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P.E.I.'s first gold medallist, Dave (Eli) MacEachern, reflects on 20th anniversary of Olympic win

Dave (Eli) MacEachern shows off the gold medal he won at the 1998 Nagano Olympics for the two-man bobsleigh event at Dynamic Fitness in Charlottetown on Feb. 17.
Dave (Eli) MacEachern shows off the gold medal he won at the 1998 Nagano Olympics for the two-man bobsled event. - Katie Smith

CHARLOTTETOWN, P.E.I. - It’s been 20 years since the first-ever Islander to win a gold medal at the Olympics took his place at the top of the podium. 

On Feb. 15, 1998, Charlottetown’s Dave “Eli” MacEachern made his gold-medal run in the two-man bobsled event at the Nagano Olympics in Japan, where he joined forces with driver Pierre Lueders.

Not only was this P.E.I.’s first Olympic medal, it was Canada’s first-ever Olympic medal in the two-man event.

With results similar to Monday’s Olympic gold medal tie in the two-man bobsleigh in Pyeongchang, South Korea - which saw Canadians Justin Kripps and Alexander Kopacz share the top spot with a German team - MacEachern and Lueders tied with an Italian team for gold in 1998.

Dave (Eli) MacEachern shows off his Olympic bobsledding gold during a celebration in March 1998.
Dave (Eli) MacEachern shows off his Olympic bobsledding gold during a celebration in March 1998 in Charlottetown. BRIAN MCINNIS/THE GUARDIAN

MacEachern’s Olympic journey began in 1992 when, after having run track for only eight months, he knocked the national record-setting 400 metre hurdler off of the Olympic bobsled team when he was 24 years old.

It was then the bobsled champion was introduced to the best coaches and strength trainers in the world, and where he learned about biomechanics, which changed the way he trained and performed.

Following the Ben Johnson doping scandal at the 1988 Summer Olympics in Seoul, South Korea, the following decade was a dark time for sport.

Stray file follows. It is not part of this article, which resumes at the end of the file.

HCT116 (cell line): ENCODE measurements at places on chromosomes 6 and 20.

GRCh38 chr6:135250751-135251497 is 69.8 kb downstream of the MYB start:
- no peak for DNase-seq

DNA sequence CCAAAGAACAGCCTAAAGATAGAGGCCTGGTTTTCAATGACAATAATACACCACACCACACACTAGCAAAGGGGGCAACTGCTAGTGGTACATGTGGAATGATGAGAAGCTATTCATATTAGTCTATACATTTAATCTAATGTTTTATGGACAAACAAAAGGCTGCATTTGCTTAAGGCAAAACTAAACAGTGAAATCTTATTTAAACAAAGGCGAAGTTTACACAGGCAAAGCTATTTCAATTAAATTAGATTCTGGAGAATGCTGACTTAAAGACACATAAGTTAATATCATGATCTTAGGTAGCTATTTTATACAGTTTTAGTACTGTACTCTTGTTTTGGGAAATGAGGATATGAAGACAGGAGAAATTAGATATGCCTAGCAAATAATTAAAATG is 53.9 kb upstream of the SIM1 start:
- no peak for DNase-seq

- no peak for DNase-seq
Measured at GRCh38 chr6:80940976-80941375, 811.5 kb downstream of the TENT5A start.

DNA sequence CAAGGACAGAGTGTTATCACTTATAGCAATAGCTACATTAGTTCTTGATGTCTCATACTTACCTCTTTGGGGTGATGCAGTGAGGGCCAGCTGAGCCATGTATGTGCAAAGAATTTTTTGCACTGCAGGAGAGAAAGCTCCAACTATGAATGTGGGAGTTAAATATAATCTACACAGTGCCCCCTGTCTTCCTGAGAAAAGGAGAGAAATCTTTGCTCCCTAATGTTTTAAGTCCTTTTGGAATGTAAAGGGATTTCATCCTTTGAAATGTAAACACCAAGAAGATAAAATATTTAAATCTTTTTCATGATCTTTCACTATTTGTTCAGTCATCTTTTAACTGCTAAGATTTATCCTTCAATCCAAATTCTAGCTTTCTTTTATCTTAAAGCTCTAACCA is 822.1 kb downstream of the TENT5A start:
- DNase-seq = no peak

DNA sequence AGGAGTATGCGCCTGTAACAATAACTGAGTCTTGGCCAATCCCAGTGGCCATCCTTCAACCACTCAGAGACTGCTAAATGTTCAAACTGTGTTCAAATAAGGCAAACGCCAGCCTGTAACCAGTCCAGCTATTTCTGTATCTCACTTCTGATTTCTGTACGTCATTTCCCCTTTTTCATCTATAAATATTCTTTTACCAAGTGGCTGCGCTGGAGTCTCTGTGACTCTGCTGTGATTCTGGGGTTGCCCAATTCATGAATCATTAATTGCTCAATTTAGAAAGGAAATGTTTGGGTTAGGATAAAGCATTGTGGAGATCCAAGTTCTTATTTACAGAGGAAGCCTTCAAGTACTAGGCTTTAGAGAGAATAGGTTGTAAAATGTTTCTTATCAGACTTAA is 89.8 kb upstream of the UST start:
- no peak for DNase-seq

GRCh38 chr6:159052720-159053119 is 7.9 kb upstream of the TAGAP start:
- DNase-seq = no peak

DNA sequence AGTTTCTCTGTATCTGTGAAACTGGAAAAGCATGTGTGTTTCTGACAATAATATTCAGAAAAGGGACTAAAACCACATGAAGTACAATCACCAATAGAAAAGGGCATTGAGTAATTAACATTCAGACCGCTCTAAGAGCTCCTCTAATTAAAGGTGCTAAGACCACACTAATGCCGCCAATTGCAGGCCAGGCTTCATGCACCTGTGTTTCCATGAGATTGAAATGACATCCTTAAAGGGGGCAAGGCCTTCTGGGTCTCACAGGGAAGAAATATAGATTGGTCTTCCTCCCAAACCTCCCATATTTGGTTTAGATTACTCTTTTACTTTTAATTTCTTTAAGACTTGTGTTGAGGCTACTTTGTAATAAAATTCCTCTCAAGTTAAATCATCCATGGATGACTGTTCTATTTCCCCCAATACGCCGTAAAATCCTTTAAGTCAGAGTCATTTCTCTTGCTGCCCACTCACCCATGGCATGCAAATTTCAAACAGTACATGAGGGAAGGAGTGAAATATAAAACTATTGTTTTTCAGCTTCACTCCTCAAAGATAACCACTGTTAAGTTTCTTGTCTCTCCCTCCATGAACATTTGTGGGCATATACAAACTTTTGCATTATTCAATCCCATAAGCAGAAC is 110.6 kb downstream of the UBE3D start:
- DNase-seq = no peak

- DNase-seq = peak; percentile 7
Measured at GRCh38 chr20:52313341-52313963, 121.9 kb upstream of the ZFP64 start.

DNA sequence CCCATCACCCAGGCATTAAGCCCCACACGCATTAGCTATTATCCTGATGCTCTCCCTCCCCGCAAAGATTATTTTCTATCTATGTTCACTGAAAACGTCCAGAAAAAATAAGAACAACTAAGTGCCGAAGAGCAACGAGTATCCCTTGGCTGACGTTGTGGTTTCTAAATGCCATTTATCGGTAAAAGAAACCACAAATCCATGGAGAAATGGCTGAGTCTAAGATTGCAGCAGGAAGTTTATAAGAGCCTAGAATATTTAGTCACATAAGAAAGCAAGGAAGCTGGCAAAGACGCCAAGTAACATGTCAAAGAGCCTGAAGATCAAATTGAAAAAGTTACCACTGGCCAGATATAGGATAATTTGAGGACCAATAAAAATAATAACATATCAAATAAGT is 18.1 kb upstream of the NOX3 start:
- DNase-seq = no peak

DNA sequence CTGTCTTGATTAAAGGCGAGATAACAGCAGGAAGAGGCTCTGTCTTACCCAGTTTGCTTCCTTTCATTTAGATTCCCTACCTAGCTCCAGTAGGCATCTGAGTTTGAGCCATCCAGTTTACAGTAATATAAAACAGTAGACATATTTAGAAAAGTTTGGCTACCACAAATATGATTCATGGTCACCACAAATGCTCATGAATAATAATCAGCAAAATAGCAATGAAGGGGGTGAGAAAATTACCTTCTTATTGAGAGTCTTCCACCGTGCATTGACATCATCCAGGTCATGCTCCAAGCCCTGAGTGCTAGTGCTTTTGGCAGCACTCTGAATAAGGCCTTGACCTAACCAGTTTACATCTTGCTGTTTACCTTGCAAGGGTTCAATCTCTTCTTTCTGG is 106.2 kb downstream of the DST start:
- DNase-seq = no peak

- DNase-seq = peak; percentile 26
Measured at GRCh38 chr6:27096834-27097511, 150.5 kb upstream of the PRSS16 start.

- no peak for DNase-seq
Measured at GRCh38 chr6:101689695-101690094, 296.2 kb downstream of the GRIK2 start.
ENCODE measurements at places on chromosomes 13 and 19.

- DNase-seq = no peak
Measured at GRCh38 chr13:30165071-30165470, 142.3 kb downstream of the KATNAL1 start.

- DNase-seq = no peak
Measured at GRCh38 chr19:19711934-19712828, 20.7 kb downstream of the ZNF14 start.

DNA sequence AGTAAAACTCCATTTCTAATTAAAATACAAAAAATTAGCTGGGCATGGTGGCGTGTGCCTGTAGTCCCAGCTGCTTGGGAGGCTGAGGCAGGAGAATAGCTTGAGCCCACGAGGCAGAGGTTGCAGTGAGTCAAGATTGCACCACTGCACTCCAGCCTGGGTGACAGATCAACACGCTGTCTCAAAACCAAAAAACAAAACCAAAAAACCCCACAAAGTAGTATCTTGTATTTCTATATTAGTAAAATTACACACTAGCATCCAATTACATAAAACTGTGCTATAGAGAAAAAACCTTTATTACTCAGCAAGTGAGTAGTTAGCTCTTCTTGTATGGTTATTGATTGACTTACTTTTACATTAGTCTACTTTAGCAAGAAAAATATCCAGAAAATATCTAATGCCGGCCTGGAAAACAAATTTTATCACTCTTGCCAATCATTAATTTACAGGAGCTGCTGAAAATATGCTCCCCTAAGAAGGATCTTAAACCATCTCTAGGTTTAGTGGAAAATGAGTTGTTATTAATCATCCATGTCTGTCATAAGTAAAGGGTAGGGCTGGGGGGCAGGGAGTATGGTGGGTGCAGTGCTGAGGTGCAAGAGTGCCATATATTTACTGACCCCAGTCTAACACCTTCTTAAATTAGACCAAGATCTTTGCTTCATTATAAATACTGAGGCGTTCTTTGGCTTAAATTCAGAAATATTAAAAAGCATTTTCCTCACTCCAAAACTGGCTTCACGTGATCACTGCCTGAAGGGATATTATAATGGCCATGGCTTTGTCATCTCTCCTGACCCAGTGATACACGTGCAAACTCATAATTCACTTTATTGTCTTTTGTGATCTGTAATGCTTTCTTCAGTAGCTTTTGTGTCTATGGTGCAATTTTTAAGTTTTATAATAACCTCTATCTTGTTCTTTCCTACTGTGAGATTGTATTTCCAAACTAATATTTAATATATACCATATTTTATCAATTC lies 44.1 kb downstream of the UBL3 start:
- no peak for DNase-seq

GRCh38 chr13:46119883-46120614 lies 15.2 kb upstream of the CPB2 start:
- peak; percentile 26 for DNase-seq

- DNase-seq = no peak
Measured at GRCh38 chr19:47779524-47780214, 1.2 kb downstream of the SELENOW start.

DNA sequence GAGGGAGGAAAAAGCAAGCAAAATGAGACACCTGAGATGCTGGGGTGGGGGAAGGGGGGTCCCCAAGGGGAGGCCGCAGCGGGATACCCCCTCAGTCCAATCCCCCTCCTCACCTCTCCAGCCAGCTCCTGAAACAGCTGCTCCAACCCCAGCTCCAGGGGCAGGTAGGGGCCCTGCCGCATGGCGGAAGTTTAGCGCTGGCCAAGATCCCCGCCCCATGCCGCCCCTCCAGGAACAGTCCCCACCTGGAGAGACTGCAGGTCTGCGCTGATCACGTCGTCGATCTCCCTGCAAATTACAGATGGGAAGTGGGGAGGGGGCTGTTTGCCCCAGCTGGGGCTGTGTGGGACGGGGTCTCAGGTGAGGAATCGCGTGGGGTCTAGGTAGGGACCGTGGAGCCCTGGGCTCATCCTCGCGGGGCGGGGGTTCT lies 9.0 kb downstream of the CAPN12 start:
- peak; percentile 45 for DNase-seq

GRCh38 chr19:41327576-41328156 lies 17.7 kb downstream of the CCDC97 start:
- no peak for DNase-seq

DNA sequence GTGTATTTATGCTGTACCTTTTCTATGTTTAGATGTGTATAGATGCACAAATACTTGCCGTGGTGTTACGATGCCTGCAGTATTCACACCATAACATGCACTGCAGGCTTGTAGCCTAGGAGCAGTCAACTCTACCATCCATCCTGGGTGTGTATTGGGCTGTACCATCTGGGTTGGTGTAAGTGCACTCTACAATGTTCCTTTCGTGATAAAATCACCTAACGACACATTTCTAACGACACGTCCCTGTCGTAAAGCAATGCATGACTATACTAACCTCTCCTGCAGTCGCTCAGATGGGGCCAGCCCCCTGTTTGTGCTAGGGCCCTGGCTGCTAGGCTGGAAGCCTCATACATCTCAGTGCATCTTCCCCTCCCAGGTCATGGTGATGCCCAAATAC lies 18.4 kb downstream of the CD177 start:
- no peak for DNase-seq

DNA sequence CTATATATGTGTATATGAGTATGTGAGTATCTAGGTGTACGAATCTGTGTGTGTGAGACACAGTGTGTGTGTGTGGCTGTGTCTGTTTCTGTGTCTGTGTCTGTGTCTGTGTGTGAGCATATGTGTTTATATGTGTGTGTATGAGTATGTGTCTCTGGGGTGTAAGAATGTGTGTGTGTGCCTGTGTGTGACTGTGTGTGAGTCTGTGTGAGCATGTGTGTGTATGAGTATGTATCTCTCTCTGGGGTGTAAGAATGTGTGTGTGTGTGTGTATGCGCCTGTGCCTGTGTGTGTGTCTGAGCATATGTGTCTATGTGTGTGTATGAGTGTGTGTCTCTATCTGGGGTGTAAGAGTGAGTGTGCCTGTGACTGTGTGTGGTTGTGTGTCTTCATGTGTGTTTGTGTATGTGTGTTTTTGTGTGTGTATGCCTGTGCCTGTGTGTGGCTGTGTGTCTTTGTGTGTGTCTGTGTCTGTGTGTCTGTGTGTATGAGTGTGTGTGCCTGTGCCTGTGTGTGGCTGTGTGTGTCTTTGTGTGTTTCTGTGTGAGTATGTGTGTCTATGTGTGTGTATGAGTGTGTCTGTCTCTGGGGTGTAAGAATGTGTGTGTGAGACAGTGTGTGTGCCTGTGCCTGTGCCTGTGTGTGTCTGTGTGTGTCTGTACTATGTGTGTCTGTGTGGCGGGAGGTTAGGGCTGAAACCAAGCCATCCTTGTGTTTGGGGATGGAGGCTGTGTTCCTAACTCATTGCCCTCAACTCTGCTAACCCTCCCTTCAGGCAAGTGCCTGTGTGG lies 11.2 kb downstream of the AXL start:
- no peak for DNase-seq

At that time when it was still relatively easy for non-Canadian athletes to get away with using performance enhancing drugs, MacEachern said for Canadian athletes it was a different story.

“You couldn’t cheat if you wanted to, we were tested so much.”

“To do what I did in the era that I did it, when a lot of countries weren’t under the same scrutiny as Canada, it was pretty unique. I did three Olympics completely drug free.”

During his three Olympic appearances, the gold medalist said he was tested 72 times, passing each time.

“To do what I did in the era that I did it, when a lot of countries weren’t under the same scrutiny as Canada, it was pretty unique,” he said. “I did three Olympics completely drug free.”

Despite the fact others in his sport were cheating, MacEachern beat them all.

“From 1994 to 1998 I trained hard. I got really good at pushing a 440 lb sled — the best in the world.”

Having competed in the two-man and four-man bobsled events at the 1992, 1994 and 1998 Winter Games, the three-time Olympian’s success in Nagano helped raise the sport’s profile, as well as funding, in Canada.

As a way to honour his contribution to the sport, MacEachern was inducted into the Canadian Olympic Hall of Fame in 2011. Prior to this recognition of his achievements, he was inducted in the P.E.I. Spots Hall of Fame in 2004.

Along with his historical Olympic win, MacEachern received a silver medal in the two-man bobsleigh event at the 1996 World Championships, and has earned 28 World Cup medals and five World Cup titles throughout his career.

Since his days of competition, MacEachern has been busy building his business, Dynamic Fitness Inc., which delivers sport-specific physical conditioning programs. 

He has been a professional strength coach for many athletes, including NHL players Brad Richards and Adam McQuaid and three-time Olympic sprinter, Jared Connaughton.

Along with the fitness aspect of his life after competition, MacEachern is a motivational speaker and a television commentator on bobsled and skeleton, having spent over a decade with CBC covering Olympic and World Cup competitions.

MacEachern lives in Charlottetown with his wife, Triona Harrop. The couple has three children.

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